On some days, eating before bed is inevitable. Maybe you’ve been running around all day, flitting from chore to chore, unable to squeeze in enough time to have a decent meal.
Or maybe you don’t really have an excuse for digging into a pint of cookie dough ice cream other than the simple desire to fulfill a midnight craving. Either way, we’re all guilty of eating before bed to appease our hunger, cravings, or both.
Despite the satisfaction gained, why does it always feel like such a sin to indulge in a midnight treat? The prevailing belief is that late-night snacking is a one-way ticket to weight gain. On the flip side, some nutritionists claim that it doesn’t matter when you eat; it’s all about what you eat. Who should you believe?
Here, we take a closer look at the effects of eating before bed to help you understand whether it’s a habit you need to kick.
Nighttime snacking gets a bad rep, but it’s not as bad for you as conventional wisdom tells us it is, especially if you’re making mindful choices. Here are some of the surprising benefits of indulging in a late-night snack.
After a big Thanksgiving dinner, you probably only want to do one thing — curl up on the most comfortable mattress and go to sleep. That sluggish feeling that settles after eating a large meal ordinarily won’t do you any favors if you’re trying to be productive, but eating a healthy snack might help you sleep better.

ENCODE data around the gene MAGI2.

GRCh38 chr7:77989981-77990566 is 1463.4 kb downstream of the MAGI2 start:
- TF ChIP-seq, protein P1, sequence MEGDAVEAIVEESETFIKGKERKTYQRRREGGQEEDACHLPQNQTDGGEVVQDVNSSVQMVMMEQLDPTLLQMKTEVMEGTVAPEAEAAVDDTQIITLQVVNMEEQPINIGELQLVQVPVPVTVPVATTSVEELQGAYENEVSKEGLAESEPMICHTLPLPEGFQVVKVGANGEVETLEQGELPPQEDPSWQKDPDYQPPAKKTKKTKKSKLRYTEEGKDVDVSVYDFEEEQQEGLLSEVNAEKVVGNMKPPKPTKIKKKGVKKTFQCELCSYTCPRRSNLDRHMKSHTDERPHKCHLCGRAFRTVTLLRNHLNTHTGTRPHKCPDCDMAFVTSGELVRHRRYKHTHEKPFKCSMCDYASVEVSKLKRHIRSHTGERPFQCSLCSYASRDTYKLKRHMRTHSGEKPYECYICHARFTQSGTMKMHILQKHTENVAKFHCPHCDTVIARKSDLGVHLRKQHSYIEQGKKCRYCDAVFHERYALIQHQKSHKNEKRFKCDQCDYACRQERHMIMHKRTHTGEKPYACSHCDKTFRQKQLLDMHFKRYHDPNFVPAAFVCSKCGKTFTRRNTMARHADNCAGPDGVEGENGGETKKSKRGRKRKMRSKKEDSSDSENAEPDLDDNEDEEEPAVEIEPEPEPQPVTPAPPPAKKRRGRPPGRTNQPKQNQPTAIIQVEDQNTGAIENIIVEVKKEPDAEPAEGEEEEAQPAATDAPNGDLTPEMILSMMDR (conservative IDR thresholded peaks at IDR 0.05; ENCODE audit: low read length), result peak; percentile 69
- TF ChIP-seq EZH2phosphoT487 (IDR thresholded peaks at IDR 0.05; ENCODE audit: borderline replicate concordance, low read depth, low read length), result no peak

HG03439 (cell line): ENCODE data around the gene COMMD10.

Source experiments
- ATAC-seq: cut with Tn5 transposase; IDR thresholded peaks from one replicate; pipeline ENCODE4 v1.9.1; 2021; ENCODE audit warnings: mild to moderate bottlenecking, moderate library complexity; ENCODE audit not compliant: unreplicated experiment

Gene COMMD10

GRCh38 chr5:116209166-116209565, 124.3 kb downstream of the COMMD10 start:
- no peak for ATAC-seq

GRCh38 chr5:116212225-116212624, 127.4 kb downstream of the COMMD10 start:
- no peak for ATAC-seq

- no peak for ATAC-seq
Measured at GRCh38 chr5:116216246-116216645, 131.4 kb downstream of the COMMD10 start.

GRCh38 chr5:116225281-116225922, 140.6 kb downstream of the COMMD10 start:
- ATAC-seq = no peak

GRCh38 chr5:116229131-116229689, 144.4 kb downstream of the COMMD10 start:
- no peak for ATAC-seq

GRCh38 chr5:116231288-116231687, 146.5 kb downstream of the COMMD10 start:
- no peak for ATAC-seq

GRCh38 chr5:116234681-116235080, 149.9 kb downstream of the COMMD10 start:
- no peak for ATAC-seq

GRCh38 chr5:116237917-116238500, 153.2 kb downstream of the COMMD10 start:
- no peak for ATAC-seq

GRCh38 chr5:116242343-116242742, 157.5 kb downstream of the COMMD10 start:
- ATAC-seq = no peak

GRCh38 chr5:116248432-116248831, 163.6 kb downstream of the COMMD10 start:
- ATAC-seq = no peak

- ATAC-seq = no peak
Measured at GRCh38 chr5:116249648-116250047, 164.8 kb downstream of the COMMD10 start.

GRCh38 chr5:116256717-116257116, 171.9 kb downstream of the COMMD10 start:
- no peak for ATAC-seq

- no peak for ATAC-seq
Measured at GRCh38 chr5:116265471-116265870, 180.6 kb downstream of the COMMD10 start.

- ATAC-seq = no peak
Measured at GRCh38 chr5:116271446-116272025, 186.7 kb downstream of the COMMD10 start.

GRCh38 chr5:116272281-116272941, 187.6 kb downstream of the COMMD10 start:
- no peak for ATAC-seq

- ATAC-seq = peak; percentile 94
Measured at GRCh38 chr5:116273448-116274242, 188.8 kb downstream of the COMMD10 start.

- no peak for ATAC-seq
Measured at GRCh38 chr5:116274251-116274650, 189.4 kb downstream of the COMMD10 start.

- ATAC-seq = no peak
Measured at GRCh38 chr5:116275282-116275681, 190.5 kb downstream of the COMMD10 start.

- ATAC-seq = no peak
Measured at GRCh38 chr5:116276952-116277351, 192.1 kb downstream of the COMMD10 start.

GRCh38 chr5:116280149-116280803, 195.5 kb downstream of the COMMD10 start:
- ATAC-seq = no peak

However, it’s important to note that making the right food choices is instrumental for improving the quality of your sleep, which means it’s best to steer clear of your favorite pizza joint right before bed.
Instead, opt for foods that contain essential nutrients, such as tryptophan and melatonin, to aid sleep. Some foods that can help you sleep include cherries, turkey, chicken, salmon, nuts, bananas, oatmeal, and milk.
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Poor metabolism is often linked to weight gain, which means if you’re trying to shed some pounds, it’s important to eat enough. One of the main purposes of your metabolism is to convert food into energy. However, eating too few calories can slow down your metabolism and cause your body to store more fat.
A 2015 study published in the journal Nutrients found that participants who ate bedtime snacks that were around 150 calories showed increased metabolic activity. The study also found that the bedtime snack kicked participants’ metabolism into gear in the morning, making it easier for their bodies to convert breakfast into energy.
So, the next time your stomach lets out a loud growl in the middle of the night, have a snack because your metabolism will thank you for it the next day.
Many people steer clear of midnight snacks because they’re terrified of gaining weight, but it could actually help you gain more muscle, allowing you to strengthen and tone your whole body.